It's Not Just An RIAA Issue
Lowery's concerns are mostly shared by Casey Rae, co-director of the Future of Music Coalition. But their preferred solutions are pretty different.
For Lowery, the solution is advocating and creating the environment for an ethical Internet. For Rae and the rest of the FMC, it's more about creating much easier access to music - so easy, in fact, that the desire to use illegal file sharing will be greatly reduced.
"We believe artists should be paid for their work," Rae explained, and that's the environment his organization is trying to set up.
It's not particularly easy. The major record labels in the US are still living in the past and their licensing process reflects that. Negotiating digital sales or streaming rights for a music catalog can take up to two years, and labels often want their cash up front.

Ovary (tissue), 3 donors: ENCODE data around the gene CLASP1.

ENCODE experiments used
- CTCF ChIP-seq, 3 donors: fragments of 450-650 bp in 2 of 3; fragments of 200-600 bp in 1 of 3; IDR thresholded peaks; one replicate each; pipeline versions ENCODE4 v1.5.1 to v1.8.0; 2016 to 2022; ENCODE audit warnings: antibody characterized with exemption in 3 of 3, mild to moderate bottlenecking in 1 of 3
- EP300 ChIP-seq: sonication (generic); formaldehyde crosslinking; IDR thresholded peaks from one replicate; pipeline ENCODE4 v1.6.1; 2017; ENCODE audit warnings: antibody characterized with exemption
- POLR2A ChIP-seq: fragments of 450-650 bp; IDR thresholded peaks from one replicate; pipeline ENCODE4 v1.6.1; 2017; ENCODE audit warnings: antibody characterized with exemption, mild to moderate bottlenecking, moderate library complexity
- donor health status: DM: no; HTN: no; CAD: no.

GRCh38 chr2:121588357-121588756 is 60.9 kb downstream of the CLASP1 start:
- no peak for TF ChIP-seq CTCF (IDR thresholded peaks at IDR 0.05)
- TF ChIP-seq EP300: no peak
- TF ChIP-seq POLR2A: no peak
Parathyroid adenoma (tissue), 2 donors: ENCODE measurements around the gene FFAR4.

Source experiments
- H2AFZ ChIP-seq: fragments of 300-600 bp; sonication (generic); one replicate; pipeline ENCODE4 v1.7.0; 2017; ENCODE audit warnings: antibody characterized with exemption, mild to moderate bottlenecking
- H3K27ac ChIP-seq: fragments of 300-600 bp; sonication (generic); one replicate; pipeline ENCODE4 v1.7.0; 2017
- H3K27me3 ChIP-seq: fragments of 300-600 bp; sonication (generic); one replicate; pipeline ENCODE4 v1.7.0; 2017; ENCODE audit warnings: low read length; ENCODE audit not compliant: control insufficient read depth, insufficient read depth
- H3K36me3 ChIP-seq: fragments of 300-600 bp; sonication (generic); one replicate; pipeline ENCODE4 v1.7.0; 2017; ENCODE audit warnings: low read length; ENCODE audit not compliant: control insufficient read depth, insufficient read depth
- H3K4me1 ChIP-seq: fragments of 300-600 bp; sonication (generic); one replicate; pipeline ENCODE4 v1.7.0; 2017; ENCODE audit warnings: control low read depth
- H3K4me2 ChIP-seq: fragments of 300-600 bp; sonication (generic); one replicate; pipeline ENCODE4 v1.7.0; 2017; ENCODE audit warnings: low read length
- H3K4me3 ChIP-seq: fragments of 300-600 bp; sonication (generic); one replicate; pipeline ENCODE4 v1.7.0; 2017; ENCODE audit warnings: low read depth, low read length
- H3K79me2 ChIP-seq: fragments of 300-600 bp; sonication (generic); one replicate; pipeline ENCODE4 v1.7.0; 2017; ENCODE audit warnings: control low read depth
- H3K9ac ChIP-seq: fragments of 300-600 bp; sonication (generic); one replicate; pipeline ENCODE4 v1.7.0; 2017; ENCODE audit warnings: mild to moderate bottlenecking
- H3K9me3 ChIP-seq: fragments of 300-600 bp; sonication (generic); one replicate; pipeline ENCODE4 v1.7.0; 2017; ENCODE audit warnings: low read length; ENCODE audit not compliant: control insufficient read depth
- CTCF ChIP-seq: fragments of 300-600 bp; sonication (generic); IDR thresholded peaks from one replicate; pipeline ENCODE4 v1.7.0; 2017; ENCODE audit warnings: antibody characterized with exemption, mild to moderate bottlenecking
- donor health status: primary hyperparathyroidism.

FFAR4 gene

The problem is so acute, Rae added, that when Spotify finally came to the U.S., the Swedish company had to give up some of its own equity to the three major record labels to get them onboard. "The music and motion picture industry are still working under a scarcity model," Rae lamented. "Unfortunately the Internet doesn't recognize scarcity."
And Rae does not care for the RIAA's tactics of litigation and legislation. "We need to wallpaper the Internet with available content."
That available content will probably be streaming content, if Rae's predictions hold. Even the "traditional" paid download services lie Amazon, Apple and Google are shifting to the cloud model, where local downloads become the backup for the user's music collection in the cloud.
If licensing music can become a more streamlined process, Rae envisions a world where illegal downloads will be pointless, since songs can be easily found and played on demand. Artists and their labels will receive equitable payment, and the wave of illegal piracy should start to subside.
The technology is already there. Now it's a matter for the business processes to catch up.
Lead image Courtesy of Shutterstock.